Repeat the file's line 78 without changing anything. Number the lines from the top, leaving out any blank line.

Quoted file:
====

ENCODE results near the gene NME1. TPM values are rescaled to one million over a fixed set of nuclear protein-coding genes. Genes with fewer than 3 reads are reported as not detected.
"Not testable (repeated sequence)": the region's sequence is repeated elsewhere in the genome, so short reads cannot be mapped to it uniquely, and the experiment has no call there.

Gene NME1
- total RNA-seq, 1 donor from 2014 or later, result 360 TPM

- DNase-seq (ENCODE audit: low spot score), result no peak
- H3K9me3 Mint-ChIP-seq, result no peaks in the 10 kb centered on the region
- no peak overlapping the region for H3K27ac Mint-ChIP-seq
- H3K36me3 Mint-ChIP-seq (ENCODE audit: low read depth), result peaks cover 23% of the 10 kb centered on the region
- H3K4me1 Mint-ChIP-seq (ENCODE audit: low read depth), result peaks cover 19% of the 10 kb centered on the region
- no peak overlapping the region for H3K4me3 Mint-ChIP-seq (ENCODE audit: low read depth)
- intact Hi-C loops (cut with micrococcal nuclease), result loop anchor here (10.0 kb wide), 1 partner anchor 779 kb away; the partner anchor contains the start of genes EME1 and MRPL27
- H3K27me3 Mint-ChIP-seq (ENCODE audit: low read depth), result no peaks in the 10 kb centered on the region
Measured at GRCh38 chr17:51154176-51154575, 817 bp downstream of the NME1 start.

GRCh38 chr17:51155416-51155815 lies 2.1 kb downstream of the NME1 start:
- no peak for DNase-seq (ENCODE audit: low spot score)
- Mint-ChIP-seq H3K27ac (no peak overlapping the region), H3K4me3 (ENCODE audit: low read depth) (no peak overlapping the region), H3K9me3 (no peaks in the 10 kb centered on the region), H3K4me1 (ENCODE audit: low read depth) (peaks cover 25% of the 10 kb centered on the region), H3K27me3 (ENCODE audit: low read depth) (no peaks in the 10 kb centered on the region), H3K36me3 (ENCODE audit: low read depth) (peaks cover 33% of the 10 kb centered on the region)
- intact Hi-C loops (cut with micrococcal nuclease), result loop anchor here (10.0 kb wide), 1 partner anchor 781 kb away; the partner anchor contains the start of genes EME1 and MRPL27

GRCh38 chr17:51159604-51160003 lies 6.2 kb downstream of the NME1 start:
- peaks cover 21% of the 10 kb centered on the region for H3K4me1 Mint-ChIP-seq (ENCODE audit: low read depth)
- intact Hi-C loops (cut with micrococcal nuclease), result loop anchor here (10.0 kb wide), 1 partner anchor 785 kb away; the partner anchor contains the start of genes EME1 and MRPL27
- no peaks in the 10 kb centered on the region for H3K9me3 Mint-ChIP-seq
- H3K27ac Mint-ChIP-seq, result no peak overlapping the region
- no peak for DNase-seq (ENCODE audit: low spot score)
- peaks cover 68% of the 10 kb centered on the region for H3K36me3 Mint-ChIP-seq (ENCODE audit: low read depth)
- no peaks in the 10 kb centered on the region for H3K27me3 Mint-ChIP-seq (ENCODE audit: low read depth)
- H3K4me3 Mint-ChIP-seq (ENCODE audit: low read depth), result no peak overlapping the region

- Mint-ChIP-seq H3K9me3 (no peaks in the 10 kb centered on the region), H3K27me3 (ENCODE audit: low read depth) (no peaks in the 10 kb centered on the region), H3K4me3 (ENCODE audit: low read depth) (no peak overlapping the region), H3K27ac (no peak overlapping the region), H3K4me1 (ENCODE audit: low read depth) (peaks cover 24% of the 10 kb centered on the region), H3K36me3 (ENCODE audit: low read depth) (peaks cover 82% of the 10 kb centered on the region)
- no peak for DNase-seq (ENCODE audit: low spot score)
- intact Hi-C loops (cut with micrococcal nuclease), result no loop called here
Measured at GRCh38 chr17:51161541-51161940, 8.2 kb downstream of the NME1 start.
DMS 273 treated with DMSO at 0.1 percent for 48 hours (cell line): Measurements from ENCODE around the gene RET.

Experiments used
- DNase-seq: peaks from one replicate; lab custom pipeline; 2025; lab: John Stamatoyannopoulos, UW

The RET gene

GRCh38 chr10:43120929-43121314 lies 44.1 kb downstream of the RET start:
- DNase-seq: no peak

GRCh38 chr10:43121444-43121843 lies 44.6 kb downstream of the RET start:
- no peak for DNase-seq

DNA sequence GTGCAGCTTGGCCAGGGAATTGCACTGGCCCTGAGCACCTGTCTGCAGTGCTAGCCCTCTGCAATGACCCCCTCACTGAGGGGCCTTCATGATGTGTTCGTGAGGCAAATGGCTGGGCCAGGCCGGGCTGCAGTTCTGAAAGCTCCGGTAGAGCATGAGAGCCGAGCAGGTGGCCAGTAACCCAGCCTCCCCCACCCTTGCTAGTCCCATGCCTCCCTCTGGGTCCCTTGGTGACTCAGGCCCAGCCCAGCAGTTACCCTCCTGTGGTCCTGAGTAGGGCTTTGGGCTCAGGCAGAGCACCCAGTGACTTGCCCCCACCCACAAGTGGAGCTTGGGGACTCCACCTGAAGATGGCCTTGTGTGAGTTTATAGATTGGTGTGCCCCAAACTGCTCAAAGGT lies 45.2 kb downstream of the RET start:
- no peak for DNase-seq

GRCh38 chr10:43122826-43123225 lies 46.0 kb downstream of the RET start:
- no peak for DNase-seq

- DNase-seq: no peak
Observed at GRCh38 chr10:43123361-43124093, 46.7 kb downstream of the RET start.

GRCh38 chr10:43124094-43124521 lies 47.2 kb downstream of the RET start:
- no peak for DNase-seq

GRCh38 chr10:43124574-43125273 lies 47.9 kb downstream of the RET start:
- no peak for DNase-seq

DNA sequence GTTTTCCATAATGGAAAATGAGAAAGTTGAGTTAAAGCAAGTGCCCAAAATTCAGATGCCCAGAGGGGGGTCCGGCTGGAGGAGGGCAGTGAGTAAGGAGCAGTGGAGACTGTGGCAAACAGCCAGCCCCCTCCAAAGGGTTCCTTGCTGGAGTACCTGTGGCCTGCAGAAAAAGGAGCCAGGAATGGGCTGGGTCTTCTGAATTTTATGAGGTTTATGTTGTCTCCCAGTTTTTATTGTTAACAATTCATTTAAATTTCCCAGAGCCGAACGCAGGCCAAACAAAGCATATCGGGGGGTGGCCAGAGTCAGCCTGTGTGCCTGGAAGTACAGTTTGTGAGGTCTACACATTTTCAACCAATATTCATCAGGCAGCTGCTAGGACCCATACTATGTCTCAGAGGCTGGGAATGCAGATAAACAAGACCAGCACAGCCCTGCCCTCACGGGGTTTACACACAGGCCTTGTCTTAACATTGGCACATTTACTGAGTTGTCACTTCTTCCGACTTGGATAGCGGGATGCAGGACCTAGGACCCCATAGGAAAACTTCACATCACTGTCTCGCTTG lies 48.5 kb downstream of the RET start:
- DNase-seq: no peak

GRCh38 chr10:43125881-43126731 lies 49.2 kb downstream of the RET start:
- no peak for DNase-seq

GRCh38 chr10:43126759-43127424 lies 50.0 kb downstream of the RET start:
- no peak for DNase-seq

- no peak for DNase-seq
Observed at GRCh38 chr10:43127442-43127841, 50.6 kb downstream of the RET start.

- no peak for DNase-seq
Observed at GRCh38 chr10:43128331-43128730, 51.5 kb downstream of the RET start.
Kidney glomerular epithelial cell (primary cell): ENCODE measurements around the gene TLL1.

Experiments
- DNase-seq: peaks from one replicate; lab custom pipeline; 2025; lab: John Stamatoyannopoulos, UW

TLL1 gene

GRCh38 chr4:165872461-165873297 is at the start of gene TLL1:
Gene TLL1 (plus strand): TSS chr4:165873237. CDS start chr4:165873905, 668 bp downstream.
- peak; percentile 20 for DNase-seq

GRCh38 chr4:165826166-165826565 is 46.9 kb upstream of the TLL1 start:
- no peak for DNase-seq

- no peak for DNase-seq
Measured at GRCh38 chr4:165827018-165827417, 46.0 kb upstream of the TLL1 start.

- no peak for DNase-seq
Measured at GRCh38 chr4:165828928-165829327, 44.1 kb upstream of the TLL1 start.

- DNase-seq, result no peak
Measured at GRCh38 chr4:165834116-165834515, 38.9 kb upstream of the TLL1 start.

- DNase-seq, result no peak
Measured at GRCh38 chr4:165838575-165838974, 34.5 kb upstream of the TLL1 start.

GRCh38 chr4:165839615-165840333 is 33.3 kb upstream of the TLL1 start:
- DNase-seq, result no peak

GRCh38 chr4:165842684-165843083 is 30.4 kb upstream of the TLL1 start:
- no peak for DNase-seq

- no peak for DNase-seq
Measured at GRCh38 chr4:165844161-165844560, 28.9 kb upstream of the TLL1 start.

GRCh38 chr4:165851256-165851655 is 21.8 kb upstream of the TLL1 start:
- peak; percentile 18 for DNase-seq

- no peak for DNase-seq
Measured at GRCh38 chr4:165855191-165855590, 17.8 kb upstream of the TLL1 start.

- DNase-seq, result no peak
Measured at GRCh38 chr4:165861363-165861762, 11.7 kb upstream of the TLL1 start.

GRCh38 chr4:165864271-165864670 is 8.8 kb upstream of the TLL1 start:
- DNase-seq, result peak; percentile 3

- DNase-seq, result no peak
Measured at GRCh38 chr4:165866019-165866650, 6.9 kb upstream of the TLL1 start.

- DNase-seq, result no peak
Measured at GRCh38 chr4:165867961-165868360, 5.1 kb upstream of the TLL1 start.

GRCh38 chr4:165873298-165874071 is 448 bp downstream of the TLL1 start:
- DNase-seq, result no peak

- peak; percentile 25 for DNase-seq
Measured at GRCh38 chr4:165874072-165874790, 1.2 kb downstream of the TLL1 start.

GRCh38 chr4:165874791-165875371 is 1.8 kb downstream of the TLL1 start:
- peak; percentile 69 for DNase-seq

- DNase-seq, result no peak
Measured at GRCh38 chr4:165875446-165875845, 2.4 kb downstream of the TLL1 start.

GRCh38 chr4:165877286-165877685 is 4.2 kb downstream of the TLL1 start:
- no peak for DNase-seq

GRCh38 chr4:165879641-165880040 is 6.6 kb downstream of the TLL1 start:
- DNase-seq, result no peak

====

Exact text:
GRCh38 chr4:165842684-165843083 is 30.4 kb upstream of the TLL1 start: